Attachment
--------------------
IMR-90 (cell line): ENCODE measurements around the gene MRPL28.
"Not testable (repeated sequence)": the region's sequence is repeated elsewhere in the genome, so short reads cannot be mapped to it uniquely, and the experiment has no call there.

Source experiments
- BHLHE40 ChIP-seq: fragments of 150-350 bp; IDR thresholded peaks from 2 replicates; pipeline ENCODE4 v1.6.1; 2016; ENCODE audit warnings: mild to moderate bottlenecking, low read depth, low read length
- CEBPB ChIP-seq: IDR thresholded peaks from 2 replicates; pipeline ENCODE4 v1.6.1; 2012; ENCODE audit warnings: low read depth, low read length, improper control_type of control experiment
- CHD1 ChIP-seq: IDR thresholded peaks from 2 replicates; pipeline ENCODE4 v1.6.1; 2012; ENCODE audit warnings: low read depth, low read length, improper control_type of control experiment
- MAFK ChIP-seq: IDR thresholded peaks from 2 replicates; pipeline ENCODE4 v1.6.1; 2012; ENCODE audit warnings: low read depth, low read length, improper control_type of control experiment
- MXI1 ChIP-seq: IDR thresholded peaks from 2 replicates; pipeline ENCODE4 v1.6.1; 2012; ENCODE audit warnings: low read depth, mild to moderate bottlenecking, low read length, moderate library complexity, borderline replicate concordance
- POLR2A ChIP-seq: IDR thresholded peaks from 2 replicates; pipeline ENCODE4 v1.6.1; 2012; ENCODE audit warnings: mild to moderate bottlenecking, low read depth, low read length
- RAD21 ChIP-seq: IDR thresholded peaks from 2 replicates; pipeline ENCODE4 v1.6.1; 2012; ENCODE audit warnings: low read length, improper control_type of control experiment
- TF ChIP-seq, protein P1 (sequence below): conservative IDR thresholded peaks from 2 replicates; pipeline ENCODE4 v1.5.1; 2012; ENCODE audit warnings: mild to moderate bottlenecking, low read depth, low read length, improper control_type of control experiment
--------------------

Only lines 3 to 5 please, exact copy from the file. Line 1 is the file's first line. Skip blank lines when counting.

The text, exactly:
Source experiments
- BHLHE40 ChIP-seq: fragments of 150-350 bp; IDR thresholded peaks from 2 replicates; pipeline ENCODE4 v1.6.1; 2016; ENCODE audit warnings: mild to moderate bottlenecking, low read depth, low read length
- CEBPB ChIP-seq: IDR thresholded peaks from 2 replicates; pipeline ENCODE4 v1.6.1; 2012; ENCODE audit warnings: low read depth, low read length, improper control_type of control experiment